Haworth Hobble & Leaderboard Update

2022 leaderboard updates are available here. As always, as this was the 2nd race of the year the leaderboard now only shows anyone who has completed 2 qualifiers.

There were quite a few of us out for the HH, my write up is here. Nick’s photos are linked below, along with his write up of the race:


In the lead-up to this year’s Haworth Hobble I was in two minds whether to take up the new offer of an early start now that SPORTident timing was being used. On the day, having registered in good time and had my pre-race chats with time to spare, my mind was made up. I met Matt Hutchinson as I climbed the school steps. We decided to set off together, which we did at 07:24. I really enjoyed the uncrowded and unpressured walk-jog up to Bronte Bridge through the last-gasp shower of the day and over the top to the Walshaw Dean reservoirs. Matt said he was struggling with his breathing and told me to go on. He was never far behind, though, and overtook me at CP1 Widdop Reservoir as I paused to take pictures and grab a piece of banana. I set off in pursuit but he continued to pull away and before long was out of sight. I guess he sorted his breathing.

The first of the 8am starters (the proper runners) overtook me on the long rocky track between Widdop and Hurstwood Reservoirs. Ones I recognised were Kevin Hoult and Lawrence Eccles, with Rory Harris a few yards behind. They were chatting among themselves as if out for a social jog, whereas I was in race mode in pursuit of PW avoidance, so sadly not able or willing to capture photographic evidence of their passing.

The organisation and support provided by the new organiser was on a whole new level with more cheery marshals (orange-clad) and very well-stocked aid stations. CP2 at Long Causeway sported, among many other things, a massive pile of Jaffa Cakes and chocolate bars appropriately named “Racer” if my memory serves me right. I restricted myself to one Jaffa Cake because I didn’t want to ruin my appetite for the hot dog, which I knew was not far away.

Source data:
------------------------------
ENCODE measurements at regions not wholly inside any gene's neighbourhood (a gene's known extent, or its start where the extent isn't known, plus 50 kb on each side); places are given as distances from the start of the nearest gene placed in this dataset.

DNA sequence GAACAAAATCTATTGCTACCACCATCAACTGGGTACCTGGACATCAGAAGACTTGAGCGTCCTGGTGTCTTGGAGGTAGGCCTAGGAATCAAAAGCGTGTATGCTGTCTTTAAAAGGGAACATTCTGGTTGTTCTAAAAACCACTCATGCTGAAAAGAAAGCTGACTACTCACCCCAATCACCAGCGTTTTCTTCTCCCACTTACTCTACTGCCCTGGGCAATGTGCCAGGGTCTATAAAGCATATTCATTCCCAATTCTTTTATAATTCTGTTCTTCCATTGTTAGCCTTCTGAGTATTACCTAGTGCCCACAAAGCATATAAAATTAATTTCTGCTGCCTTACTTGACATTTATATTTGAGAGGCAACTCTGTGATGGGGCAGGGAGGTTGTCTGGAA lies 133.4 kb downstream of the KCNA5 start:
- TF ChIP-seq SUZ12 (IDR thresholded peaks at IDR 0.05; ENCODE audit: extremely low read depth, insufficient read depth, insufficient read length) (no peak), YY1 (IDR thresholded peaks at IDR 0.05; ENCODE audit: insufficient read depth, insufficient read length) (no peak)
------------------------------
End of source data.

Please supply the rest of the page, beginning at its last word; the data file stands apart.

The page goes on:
With muddy farms negotiated I was soon at Mount Cross, but where was CP3? A fellow runner told me it had been moved to Todmorden Golf Club. Funny, I don’t recall mention of that in the instructions like I saw about the Heptonstall change. I sucked on a Mountain Fuel chia gel to ‘keep the wolf from the door’ for another 2.5 miles until hot dog heaven. After that it wasn’t long with the remainder of the descent into Todmorden and climb to CP4 at Mankinholes until doughnut and whisky heaven. After all that sustenance of champions I should have been turbocharged for the climb to Stoodley Pike but my genetic inheritance saw to it that I wasn’t. Cue slow, pained trudge.

The long, picturesque descent to the main road crossing at Hebden Bridge brought us to the foot of the steps of doom (I counted almost 100 of the blighters, with steep climbs between each flight). Before I began my slow, faint-inducing trudge upwards I glanced up to see a runner sitting down in recovery mode. I wasn’t surprised. I’ve nearly been there in recent years.